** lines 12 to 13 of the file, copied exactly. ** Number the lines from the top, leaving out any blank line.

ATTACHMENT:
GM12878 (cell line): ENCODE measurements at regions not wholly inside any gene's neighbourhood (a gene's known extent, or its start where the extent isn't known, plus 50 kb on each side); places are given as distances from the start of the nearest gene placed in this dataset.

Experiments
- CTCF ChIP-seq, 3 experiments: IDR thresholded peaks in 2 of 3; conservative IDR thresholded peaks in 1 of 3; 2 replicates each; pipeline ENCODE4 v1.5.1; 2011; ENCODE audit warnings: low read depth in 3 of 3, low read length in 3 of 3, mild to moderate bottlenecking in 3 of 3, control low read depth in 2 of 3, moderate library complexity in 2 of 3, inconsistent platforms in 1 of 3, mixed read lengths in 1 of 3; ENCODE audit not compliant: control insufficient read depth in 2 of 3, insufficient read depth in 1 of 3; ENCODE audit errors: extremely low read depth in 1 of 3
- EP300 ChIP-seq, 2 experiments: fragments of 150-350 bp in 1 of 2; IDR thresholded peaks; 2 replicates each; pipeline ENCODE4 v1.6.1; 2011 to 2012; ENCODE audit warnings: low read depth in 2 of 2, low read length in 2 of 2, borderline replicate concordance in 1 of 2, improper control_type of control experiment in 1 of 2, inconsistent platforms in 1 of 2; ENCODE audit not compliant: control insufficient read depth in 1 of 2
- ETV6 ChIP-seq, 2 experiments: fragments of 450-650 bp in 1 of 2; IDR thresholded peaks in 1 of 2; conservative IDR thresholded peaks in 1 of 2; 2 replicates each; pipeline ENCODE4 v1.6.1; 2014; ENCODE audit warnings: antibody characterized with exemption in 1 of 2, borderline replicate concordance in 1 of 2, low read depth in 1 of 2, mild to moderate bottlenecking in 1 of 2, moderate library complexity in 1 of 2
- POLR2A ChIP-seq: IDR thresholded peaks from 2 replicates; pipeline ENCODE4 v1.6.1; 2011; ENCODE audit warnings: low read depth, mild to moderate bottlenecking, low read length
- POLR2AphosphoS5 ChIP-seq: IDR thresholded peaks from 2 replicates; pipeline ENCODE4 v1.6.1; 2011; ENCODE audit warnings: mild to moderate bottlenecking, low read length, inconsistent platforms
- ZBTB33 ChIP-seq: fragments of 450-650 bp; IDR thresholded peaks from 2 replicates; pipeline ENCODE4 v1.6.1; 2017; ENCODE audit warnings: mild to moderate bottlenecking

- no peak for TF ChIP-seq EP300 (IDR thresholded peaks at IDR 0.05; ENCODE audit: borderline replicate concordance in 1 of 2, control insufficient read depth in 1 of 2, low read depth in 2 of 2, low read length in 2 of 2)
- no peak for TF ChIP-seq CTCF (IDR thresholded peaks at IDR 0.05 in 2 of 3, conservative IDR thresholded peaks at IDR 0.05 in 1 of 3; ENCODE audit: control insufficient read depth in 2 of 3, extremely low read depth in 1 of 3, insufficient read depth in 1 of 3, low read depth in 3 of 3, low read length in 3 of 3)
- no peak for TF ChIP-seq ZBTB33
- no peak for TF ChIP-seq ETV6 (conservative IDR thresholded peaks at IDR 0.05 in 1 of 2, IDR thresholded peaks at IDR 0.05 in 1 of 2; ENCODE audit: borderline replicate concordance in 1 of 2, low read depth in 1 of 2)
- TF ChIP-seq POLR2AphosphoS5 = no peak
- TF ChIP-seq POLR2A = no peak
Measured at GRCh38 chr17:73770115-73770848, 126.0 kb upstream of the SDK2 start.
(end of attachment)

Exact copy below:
- no peak for TF ChIP-seq ETV6 (conservative IDR thresholded peaks at IDR 0.05 in 1 of 2, IDR thresholded peaks at IDR 0.05 in 1 of 2; ENCODE audit: borderline replicate concordance in 1 of 2, low read depth in 1 of 2)
- TF ChIP-seq POLR2AphosphoS5 = no peak